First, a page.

The only way you have control of the car the nanny selects and drives is to pay for the car. Otherwise your choices are live with it, or get a different nanny. You can demand she use appropriate car seats, again it is up to you to provide the seats.

Perhaps you should let the nanny transport your kids in a car you own. That way you have control of the vehicle and its relative safety.

A '98 BMW 740 is a midsize car and was as good as any other '98 car and likely better than most. If the brakes are in good working order and the suspension and steering are tight it is a “safe” car. Since '98 the major safety improvements have been in more airbags, covering more of the inside of the passenger cabin, and lower pressure airbags.

Thanks for all of the feedback/comments. The question really is whether we keep our nanny with her new car, or look for a new nanny. I won’t go into the details of our situation, but suffice it to say, it’s sometimes hard to know what is the right thing to do. Thanks for the insight into this car, though, it was helpful to read the various perspectives. We have definitely passed along some of the advice to our nanny in an attempt to persuade her to get a car that might have lower-cost maintenance, but she is not easily convinced. We will plan to try out the car seats ourselves this week in the car, before she buys it, to make sure they can be securely installed. I do not know whether this car has the locking mechanism on the seat belts - but this is a detail that will probably be critical in determining if the car seats can be installed well. That would be a deal-breaker for us. Apart from that, I do believe my nanny is a very cautious driver, so if the car seats install well, we may just go with this.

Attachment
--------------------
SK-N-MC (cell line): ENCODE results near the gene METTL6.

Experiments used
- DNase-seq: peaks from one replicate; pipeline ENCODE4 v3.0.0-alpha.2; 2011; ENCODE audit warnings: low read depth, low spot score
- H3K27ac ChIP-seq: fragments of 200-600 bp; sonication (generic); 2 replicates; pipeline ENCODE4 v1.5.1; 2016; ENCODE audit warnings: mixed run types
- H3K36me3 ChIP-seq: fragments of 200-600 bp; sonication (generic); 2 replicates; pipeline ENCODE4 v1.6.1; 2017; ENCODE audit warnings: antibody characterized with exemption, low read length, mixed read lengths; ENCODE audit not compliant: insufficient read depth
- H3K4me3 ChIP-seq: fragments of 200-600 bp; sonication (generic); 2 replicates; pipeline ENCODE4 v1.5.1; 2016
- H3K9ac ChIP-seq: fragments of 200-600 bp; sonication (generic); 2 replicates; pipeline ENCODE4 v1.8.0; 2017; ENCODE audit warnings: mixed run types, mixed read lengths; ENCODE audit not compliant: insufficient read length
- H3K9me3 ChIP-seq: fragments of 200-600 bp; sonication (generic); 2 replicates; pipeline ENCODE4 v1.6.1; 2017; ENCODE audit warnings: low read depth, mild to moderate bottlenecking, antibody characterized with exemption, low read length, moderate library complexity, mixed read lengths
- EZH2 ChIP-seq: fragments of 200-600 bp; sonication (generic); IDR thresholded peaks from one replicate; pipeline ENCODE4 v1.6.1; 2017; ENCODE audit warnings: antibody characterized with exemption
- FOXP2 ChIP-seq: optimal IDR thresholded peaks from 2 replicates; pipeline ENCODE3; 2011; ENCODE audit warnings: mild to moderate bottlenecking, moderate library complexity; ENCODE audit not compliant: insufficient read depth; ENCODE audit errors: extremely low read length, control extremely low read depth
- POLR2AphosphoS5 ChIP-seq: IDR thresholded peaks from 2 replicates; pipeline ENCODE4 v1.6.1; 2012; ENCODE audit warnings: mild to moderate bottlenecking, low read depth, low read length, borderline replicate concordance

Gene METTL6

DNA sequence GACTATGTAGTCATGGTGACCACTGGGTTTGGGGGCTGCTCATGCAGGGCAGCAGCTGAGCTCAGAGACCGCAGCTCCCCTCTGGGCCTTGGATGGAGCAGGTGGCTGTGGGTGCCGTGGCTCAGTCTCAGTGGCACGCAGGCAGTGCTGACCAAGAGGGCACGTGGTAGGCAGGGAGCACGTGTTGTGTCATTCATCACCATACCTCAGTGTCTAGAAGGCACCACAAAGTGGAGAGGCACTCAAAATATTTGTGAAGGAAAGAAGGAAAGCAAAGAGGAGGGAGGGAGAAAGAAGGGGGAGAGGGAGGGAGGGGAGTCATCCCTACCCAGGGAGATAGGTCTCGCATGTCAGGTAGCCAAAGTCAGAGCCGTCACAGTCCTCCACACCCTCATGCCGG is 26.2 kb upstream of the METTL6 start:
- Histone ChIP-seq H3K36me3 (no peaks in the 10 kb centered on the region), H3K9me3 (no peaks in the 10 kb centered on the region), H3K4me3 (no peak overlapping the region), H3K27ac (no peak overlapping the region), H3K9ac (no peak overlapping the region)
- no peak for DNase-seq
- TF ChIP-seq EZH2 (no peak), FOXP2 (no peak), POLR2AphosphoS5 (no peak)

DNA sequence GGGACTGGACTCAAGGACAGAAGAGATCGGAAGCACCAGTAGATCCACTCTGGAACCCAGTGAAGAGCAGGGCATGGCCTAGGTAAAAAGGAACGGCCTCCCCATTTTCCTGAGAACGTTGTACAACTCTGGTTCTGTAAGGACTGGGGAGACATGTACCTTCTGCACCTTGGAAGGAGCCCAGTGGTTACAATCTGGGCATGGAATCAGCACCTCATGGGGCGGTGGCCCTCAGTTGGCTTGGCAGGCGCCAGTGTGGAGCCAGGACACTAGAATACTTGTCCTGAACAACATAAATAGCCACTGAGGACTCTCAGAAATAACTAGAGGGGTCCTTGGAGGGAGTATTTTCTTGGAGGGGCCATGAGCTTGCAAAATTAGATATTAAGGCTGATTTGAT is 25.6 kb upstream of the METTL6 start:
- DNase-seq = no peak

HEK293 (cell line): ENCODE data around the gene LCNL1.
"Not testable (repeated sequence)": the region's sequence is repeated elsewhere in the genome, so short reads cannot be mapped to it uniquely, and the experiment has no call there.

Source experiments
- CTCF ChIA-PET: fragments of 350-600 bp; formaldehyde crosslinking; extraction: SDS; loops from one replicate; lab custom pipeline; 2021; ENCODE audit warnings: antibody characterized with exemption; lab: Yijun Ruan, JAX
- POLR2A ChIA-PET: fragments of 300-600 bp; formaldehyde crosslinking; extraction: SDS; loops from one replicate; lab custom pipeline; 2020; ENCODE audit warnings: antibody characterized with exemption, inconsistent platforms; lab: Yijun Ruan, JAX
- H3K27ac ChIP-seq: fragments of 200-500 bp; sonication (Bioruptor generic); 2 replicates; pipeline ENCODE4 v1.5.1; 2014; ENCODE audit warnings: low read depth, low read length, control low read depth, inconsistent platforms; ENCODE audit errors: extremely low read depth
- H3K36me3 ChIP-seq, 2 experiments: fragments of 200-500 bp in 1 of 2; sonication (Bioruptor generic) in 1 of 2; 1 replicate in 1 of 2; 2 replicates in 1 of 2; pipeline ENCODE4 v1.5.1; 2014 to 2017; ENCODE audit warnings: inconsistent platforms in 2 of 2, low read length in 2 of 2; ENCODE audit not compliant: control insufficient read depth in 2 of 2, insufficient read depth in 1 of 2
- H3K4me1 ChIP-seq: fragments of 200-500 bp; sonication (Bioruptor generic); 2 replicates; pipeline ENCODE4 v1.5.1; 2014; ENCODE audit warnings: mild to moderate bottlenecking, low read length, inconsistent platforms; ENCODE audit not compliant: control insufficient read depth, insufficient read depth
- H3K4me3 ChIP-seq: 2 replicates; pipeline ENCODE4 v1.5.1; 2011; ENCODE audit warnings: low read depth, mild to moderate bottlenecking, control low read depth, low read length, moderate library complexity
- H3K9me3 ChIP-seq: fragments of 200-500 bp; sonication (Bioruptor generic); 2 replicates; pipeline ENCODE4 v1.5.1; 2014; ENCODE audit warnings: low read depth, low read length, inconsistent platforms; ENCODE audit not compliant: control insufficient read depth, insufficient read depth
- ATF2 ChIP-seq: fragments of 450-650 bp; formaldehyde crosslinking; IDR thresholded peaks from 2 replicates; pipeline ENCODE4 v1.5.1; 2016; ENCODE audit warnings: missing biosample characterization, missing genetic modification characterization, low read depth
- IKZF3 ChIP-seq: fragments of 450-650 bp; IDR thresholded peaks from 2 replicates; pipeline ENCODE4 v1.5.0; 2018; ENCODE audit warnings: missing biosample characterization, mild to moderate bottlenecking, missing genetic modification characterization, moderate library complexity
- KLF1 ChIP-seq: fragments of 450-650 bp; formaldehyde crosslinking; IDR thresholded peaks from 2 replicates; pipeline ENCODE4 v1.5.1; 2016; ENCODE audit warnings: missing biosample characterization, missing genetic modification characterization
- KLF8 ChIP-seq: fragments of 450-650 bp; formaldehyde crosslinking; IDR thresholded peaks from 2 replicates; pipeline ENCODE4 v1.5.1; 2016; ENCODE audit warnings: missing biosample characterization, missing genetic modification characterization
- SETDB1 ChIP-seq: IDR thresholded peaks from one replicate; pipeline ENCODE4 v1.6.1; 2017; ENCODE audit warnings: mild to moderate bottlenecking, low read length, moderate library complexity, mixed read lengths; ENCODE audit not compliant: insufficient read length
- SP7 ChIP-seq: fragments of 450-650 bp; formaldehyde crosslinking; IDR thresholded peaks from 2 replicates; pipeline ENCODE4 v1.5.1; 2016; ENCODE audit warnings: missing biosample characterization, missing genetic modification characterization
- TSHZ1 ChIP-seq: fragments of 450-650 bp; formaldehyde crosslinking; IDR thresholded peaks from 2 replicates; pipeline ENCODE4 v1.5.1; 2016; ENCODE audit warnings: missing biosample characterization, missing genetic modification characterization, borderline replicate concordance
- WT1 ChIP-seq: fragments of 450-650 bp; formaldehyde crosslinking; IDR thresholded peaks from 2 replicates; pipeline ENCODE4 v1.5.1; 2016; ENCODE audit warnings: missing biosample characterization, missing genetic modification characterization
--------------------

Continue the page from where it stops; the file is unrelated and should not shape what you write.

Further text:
Anyway, thanks again for the feedback.

The choice of car is hers. Maybe she or someone close to her will repair it. Rather than trust the car, can you trust her? A 740i is a big car with excellent brakes. Your children will be safe in it since you think of her as a safe driver. It has 4 wheel ABS and traction control; features no found on many less expensive cars until much later.

If the car is mechanically sound as to tires, brakes, suspension, etc. then I don’t think safety is an issue at all.

The only issue I can see is why a nanny who is probably has no mechanical inclination at all would want a 14 year old BMW.
I’m not a gambling man at all but I’d wager this car already needs a few things and BMW repairs (just like a Benz) can be pricy if one has to farm the repair out.

Even being a mechanic, I’d have to think long and hard about buying this car for myself and even then I’d go for it only if the car checked out fine and if the price was dirt cheap or slightly below.